Phil Obermarck is a sculptor who runs a blog, and he has an in-depth article about his experience using Jesmonite. Jesmonite is a gypsum-based acrylic resin that can be used with fiberglass. Unlike typical fiberglass resin (usually a polyester resin), Jesmonite is water-based and contains no solvents, which gets rid of a LOT of the health and safety hazards inherent in using fiberglass (though certainly not all of them). It unfortunately looks as though it is only available in the UK and Europe, though you can get comparable products in the US (Aqua-Resin being among the more popular).
Photographer Andrew Scrivani has an interesting article in the New York Times on how to choose props to improve food photography. While few of us may be propping a food photo, the ideas he shares are just as useful for anyone dressing a set or designing the props in a scene.
Happy Winter Solstice, everybody! I will be taking off the next week or so for the holidays. Once the new year rolls around though, I’ll be having some pretty exciting stuff to post in the lead-up to my new book (coming February 26th). Until then, enjoy these links:
I recently came across a forum called The Effects Lab. It is meant for special makeup effects, mask making and creature design, and has a fairly active community of people discussing sculpture, animatronics, casting and other skills useful to many types of prop makers.
Wired has an article and first in a series of videos on DIY mold-making; making molds with silicon rubber and casting in plastic resin is commonly used in props shops, and these videos are a pretty straight-forward guide to getting started. Of course, the whole “doing it in your house where you and your kids eat and sleep” is questionable in safety terms.
Okay, so it’s still a few days until winter, but the sudden temperature drop makes it feel like it’s already here. I am driving down to North Carolina today; enjoy these links and websites in the meantime.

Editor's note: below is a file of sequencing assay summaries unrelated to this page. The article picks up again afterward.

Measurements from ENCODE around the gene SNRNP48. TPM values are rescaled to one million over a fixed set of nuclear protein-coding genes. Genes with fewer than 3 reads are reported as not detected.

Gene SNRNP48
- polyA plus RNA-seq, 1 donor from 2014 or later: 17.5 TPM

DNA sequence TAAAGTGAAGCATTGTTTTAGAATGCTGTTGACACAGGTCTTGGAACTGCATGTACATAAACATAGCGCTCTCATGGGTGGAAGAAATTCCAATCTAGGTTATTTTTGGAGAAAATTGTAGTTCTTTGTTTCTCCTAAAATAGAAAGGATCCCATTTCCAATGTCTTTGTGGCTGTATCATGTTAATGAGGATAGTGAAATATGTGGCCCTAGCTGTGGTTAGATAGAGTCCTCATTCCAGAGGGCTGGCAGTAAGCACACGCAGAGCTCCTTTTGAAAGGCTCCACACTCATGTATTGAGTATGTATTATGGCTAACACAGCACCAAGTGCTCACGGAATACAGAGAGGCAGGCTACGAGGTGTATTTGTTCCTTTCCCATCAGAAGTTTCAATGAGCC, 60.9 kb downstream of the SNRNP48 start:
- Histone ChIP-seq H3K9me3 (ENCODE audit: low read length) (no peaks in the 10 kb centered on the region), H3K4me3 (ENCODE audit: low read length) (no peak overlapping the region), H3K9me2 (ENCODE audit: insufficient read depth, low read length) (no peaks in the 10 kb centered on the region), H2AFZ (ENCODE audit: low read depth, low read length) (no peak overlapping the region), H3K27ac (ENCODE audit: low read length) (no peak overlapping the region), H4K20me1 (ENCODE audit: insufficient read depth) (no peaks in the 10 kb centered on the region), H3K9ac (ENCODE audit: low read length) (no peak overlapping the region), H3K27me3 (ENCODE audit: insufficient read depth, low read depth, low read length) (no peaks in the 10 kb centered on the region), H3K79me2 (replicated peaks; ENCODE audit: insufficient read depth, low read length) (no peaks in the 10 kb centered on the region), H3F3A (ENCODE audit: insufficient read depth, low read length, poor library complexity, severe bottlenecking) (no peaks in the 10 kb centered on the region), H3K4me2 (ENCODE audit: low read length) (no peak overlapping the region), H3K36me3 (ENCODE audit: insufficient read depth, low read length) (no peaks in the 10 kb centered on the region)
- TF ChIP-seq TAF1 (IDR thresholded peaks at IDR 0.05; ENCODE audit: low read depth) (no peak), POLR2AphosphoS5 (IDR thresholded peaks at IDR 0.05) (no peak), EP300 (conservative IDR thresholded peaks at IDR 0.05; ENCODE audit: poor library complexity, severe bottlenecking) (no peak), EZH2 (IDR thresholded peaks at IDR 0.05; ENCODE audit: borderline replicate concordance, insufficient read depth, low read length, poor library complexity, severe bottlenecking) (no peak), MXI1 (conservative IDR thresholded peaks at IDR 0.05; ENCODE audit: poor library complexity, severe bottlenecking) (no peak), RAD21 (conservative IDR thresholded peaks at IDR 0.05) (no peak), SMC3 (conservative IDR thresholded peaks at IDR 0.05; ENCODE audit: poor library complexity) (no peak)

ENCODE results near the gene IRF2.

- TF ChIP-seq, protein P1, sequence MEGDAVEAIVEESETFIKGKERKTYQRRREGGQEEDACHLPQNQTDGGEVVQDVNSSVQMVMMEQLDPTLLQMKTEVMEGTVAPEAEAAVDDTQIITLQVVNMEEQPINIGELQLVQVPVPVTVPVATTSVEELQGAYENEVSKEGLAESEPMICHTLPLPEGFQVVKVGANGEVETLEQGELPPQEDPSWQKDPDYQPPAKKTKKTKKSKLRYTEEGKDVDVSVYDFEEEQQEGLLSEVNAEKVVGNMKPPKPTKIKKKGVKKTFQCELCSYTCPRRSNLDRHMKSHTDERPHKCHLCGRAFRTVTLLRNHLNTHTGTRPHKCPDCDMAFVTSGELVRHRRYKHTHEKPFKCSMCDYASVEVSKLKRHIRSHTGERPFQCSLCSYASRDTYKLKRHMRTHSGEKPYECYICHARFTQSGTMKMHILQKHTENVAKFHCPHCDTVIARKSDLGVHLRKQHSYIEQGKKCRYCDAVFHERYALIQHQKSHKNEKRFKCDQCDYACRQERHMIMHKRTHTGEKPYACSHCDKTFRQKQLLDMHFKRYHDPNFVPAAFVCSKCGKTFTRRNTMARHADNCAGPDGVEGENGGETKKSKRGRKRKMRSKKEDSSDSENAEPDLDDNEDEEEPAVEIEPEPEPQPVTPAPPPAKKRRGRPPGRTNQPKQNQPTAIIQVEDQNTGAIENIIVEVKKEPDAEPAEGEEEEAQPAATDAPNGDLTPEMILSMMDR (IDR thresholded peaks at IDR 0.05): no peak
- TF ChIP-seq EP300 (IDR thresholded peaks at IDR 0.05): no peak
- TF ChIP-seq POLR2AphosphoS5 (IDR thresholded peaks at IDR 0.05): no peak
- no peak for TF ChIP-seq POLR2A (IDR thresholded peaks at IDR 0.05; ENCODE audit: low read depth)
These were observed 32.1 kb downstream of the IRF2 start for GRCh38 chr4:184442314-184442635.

Stage Directions magazine shows how props artisan Jay Tollefsen improved the “baby-in-a-bag” trick for the Actors Theatre of Louisville’s annual production of Dracula in this article titled, “Baby’s Got a Brand New Bag.”
This fascinating post looks at the history of imagined books as props in theatre. One example is the first use of a prop book in Shakespeare’s The Tempest, in which the script mentions Prospero’s book; what would they have used as a prop in those earliest of performances. The article talks about far more; like I said, it’s pretty fascinating.
By 1974, the EPA had produced over 80,000 photographs showing how America interacted with the environment. The National Archives has begun making them online, and the Atlantic has posted a fine selection of some of these slice-of-life images of America in the 1970s.
Future Fossils is a collection of technological items from the near-past, such as 8mm cameras and Atari joysticks, which have been molded and cast in concrete so they look like archaeological relics from bygone days. You can buy them as well, but really, I just thought they looked cool.
Making and finding props for theatre, film, and hobbies